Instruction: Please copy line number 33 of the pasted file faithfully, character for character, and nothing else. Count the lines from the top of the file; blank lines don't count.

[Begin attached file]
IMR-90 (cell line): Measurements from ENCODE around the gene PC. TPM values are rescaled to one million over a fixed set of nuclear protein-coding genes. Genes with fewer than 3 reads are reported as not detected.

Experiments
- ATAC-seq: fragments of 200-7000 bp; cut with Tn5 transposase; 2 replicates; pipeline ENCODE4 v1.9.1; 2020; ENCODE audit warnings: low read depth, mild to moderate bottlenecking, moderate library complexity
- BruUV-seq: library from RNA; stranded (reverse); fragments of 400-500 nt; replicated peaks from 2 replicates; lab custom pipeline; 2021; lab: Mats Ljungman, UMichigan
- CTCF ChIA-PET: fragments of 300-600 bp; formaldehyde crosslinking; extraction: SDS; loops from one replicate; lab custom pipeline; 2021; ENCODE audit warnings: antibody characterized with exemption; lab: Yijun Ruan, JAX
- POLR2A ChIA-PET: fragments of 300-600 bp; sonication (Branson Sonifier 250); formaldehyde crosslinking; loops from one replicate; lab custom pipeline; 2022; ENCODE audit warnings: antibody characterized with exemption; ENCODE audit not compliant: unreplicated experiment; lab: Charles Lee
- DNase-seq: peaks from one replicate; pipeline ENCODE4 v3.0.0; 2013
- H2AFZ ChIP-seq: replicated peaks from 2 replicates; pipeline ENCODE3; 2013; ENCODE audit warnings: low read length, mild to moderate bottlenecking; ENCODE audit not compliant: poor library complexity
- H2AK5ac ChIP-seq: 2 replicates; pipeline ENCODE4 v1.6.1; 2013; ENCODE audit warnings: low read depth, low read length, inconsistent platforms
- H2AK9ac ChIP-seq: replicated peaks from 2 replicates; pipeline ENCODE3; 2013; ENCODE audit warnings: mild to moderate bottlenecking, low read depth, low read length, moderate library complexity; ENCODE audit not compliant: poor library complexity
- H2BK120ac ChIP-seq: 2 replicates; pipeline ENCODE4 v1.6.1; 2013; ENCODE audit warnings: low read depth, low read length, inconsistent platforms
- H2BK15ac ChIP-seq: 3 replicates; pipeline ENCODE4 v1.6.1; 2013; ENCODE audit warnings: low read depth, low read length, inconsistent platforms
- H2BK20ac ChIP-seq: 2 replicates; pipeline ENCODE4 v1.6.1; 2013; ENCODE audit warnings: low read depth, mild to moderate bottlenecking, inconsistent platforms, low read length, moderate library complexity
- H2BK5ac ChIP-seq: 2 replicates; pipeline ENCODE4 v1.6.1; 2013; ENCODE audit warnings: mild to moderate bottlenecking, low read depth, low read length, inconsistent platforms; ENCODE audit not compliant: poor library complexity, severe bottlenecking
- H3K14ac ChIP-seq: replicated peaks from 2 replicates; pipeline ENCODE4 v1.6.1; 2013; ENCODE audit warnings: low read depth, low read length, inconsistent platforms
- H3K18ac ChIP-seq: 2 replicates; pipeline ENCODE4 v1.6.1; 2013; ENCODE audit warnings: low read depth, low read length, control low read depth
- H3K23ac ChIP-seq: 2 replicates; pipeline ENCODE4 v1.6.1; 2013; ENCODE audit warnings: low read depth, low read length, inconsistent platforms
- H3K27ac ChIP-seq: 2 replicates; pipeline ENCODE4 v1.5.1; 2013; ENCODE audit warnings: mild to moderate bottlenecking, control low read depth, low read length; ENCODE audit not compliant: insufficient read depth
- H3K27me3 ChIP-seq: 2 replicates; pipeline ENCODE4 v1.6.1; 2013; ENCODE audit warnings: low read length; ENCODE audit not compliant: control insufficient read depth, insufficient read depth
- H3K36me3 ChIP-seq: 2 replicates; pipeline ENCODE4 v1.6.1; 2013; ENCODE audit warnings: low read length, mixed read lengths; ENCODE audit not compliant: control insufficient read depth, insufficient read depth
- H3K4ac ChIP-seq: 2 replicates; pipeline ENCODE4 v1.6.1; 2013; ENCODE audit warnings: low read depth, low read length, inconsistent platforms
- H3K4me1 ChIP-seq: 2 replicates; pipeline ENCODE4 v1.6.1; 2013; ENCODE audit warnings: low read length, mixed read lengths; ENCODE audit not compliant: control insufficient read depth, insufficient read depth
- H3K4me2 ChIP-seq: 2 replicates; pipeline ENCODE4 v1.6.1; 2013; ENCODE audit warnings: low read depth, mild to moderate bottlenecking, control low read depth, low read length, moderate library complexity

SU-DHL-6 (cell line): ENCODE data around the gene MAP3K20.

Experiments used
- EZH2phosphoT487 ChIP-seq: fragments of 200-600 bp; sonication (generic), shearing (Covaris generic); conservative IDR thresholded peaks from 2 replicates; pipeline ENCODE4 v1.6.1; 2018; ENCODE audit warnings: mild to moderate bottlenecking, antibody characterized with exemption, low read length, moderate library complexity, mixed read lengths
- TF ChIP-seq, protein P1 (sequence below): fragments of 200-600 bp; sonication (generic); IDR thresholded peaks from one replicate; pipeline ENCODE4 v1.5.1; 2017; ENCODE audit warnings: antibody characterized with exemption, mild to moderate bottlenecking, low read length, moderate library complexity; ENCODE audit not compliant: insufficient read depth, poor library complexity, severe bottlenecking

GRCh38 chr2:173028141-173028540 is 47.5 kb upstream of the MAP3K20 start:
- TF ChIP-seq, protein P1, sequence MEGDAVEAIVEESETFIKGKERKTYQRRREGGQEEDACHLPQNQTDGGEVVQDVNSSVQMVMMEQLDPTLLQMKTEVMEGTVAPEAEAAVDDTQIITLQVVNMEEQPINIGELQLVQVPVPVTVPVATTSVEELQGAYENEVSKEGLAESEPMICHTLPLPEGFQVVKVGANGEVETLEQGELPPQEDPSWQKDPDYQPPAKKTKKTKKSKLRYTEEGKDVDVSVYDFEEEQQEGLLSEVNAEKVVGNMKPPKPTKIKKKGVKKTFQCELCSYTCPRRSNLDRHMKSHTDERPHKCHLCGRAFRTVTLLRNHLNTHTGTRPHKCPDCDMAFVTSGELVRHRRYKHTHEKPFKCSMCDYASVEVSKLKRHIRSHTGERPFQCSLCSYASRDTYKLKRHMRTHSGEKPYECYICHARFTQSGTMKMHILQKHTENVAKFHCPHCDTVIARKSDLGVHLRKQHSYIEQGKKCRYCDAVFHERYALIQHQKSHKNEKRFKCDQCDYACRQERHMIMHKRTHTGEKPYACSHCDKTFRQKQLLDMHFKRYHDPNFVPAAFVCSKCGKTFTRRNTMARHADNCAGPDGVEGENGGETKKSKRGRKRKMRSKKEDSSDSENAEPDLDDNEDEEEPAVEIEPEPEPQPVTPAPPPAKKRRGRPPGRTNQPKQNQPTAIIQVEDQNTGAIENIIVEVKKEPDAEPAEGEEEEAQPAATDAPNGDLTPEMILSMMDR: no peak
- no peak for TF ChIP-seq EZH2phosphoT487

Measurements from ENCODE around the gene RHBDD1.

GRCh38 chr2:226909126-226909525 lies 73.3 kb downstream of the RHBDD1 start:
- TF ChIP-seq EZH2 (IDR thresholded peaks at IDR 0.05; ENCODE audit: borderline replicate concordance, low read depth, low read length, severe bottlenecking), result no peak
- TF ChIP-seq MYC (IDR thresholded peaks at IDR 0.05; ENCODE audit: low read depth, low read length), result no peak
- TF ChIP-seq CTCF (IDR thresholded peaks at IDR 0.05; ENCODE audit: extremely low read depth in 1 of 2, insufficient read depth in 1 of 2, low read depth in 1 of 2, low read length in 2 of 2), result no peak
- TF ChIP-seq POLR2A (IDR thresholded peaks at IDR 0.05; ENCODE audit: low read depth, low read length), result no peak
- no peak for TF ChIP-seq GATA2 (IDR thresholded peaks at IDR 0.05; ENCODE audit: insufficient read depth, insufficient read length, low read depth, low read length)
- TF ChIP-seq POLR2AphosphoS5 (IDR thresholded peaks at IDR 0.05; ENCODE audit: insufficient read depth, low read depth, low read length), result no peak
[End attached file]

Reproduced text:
- TF ChIP-seq EZH2 (IDR thresholded peaks at IDR 0.05; ENCODE audit: borderline replicate concordance, low read depth, low read length, severe bottlenecking), result no peak